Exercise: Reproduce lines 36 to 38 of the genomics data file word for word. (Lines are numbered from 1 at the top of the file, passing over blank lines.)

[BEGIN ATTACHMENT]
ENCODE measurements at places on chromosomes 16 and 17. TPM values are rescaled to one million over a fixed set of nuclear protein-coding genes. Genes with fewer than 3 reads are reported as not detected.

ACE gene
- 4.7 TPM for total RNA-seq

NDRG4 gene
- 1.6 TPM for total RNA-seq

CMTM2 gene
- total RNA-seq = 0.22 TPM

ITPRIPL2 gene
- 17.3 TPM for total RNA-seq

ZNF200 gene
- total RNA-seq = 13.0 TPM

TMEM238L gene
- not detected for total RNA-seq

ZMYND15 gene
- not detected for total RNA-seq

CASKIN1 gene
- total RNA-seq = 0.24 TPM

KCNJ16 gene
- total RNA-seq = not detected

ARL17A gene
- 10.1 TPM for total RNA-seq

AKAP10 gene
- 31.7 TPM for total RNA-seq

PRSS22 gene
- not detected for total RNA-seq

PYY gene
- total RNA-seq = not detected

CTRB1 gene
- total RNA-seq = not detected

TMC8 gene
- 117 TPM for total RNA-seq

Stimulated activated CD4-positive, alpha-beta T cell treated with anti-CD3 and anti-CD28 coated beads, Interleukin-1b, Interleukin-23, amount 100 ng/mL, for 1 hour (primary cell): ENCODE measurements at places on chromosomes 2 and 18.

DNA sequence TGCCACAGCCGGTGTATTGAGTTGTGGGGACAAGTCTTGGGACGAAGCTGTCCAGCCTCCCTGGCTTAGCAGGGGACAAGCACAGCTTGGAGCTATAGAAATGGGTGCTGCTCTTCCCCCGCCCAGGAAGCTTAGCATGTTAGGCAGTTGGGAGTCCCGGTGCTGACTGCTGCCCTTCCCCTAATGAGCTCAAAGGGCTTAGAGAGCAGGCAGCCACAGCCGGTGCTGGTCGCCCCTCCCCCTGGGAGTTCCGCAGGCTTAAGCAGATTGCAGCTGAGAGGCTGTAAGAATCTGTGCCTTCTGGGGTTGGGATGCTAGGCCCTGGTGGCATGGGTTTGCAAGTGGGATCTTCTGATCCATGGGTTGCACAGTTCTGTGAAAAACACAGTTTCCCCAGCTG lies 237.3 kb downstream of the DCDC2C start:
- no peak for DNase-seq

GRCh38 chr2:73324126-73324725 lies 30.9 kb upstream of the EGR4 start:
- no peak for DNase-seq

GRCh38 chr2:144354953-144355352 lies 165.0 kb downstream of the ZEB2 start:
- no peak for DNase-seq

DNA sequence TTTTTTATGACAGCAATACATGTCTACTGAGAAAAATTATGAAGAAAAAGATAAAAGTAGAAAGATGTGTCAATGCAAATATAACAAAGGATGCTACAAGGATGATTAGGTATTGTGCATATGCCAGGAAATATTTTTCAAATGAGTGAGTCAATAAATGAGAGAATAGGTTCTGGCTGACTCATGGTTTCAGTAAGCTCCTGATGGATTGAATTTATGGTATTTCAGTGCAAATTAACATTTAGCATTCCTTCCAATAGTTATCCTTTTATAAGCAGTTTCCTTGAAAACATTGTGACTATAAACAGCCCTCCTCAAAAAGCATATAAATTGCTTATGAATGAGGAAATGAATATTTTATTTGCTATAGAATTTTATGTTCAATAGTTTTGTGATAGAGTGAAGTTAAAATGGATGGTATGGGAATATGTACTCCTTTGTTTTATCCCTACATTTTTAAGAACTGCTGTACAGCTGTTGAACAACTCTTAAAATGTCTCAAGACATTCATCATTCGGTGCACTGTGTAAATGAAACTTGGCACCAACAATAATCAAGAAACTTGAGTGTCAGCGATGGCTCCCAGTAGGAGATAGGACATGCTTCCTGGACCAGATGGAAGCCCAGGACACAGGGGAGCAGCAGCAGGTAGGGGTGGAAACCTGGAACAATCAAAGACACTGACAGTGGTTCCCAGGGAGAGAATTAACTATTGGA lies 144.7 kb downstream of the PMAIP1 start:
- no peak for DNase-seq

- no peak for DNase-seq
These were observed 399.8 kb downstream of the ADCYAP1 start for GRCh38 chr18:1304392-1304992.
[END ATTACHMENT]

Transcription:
- no peak for DNase-seq

GRCh38 chr2:144354953-144355352 lies 165.0 kb downstream of the ZEB2 start:
- no peak for DNase-seq